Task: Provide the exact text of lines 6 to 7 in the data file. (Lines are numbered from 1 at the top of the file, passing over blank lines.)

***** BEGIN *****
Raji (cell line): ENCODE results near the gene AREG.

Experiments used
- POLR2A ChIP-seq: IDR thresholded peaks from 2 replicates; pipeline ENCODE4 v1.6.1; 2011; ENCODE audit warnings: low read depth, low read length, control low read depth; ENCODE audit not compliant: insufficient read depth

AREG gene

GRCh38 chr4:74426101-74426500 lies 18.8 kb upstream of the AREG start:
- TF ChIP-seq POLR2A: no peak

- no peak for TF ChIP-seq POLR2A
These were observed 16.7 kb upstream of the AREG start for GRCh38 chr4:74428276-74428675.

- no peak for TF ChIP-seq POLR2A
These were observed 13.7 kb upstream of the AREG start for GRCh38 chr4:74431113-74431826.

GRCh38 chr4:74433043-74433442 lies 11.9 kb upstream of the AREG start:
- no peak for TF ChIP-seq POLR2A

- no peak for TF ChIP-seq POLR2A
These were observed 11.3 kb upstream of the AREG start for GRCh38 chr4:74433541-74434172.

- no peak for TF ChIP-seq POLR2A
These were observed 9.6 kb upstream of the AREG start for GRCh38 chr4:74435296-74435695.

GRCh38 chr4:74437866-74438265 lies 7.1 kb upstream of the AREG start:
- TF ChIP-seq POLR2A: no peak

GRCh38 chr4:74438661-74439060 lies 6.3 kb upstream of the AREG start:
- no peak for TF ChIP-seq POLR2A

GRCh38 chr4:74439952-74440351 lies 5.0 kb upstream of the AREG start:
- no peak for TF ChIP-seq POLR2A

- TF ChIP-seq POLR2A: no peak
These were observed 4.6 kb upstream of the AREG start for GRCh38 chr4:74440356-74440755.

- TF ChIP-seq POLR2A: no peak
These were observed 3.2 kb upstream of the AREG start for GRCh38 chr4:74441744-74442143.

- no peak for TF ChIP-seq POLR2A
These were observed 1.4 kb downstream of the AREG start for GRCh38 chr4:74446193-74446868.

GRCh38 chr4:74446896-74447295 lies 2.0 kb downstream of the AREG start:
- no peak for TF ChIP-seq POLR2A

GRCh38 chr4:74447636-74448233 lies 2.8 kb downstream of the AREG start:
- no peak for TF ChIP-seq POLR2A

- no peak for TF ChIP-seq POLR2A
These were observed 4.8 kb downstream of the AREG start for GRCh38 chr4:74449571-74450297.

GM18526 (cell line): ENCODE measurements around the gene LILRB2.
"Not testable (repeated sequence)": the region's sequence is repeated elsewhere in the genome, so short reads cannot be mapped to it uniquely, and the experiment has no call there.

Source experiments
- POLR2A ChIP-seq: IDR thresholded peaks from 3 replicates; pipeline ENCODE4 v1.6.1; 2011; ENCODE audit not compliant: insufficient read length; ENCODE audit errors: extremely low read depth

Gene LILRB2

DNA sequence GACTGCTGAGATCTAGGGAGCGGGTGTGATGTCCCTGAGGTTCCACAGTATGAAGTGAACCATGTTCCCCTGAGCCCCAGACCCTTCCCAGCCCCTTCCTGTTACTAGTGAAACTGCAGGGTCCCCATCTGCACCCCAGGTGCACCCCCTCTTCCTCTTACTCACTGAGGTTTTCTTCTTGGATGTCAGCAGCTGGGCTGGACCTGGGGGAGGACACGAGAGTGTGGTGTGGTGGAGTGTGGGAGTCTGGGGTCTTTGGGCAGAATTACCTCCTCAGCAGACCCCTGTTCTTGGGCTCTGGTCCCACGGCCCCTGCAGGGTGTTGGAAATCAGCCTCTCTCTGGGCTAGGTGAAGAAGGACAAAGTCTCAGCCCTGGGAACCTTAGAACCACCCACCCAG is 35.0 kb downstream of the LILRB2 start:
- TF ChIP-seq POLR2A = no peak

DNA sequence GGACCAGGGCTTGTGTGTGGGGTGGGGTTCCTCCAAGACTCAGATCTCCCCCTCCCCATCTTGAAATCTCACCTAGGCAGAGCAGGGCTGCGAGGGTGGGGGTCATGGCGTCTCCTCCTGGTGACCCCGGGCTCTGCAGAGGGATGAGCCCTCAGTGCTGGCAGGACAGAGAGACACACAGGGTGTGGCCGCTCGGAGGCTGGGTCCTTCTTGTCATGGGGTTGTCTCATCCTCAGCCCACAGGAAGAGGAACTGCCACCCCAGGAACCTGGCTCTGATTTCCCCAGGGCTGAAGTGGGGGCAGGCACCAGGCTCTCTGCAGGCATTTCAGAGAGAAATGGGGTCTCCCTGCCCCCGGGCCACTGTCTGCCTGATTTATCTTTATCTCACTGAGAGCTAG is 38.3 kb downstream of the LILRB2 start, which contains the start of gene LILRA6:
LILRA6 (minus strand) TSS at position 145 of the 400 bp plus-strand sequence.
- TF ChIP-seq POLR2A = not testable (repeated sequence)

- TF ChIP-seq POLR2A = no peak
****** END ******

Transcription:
- TF ChIP-seq POLR2A: no peak

- no peak for TF ChIP-seq POLR2A